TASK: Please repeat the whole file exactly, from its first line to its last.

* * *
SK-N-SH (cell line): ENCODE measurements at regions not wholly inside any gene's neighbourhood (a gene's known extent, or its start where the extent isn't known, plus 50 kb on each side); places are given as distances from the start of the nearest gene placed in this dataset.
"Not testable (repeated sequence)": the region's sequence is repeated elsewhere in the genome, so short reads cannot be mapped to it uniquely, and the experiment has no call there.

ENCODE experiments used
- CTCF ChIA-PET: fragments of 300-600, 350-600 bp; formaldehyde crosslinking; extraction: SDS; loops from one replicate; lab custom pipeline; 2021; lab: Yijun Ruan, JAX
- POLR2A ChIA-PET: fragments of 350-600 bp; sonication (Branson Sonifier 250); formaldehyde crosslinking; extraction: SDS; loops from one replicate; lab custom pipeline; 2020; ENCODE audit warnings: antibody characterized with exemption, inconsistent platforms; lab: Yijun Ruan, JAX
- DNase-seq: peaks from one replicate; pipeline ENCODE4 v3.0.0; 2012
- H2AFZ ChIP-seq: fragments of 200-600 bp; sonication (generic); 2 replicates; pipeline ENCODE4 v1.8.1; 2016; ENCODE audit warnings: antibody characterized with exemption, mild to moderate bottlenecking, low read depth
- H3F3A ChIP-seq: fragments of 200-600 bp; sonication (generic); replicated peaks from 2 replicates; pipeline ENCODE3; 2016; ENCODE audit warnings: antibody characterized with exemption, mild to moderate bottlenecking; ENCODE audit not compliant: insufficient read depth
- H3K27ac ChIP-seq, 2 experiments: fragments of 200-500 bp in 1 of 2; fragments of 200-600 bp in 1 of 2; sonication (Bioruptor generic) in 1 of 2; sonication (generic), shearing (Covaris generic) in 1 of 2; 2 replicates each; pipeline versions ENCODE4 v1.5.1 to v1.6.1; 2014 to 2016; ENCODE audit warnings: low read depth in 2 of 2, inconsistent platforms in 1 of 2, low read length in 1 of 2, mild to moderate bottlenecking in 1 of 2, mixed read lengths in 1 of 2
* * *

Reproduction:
SK-N-SH (cell line): ENCODE measurements at regions not wholly inside any gene's neighbourhood (a gene's known extent, or its start where the extent isn't known, plus 50 kb on each side); places are given as distances from the start of the nearest gene placed in this dataset.
"Not testable (repeated sequence)": the region's sequence is repeated elsewhere in the genome, so short reads cannot be mapped to it uniquely, and the experiment has no call there.

ENCODE experiments used
- CTCF ChIA-PET: fragments of 300-600, 350-600 bp; formaldehyde crosslinking; extraction: SDS; loops from one replicate; lab custom pipeline; 2021; lab: Yijun Ruan, JAX
- POLR2A ChIA-PET: fragments of 350-600 bp; sonication (Branson Sonifier 250); formaldehyde crosslinking; extraction: SDS; loops from one replicate; lab custom pipeline; 2020; ENCODE audit warnings: antibody characterized with exemption, inconsistent platforms; lab: Yijun Ruan, JAX
- DNase-seq: peaks from one replicate; pipeline ENCODE4 v3.0.0; 2012
- H2AFZ ChIP-seq: fragments of 200-600 bp; sonication (generic); 2 replicates; pipeline ENCODE4 v1.8.1; 2016; ENCODE audit warnings: antibody characterized with exemption, mild to moderate bottlenecking, low read depth
- H3F3A ChIP-seq: fragments of 200-600 bp; sonication (generic); replicated peaks from 2 replicates; pipeline ENCODE3; 2016; ENCODE audit warnings: antibody characterized with exemption, mild to moderate bottlenecking; ENCODE audit not compliant: insufficient read depth
- H3K27ac ChIP-seq, 2 experiments: fragments of 200-500 bp in 1 of 2; fragments of 200-600 bp in 1 of 2; sonication (Bioruptor generic) in 1 of 2; sonication (generic), shearing (Covaris generic) in 1 of 2; 2 replicates each; pipeline versions ENCODE4 v1.5.1 to v1.6.1; 2014 to 2016; ENCODE audit warnings: low read depth in 2 of 2, inconsistent platforms in 1 of 2, low read length in 1 of 2, mild to moderate bottlenecking in 1 of 2, mixed read lengths in 1 of 2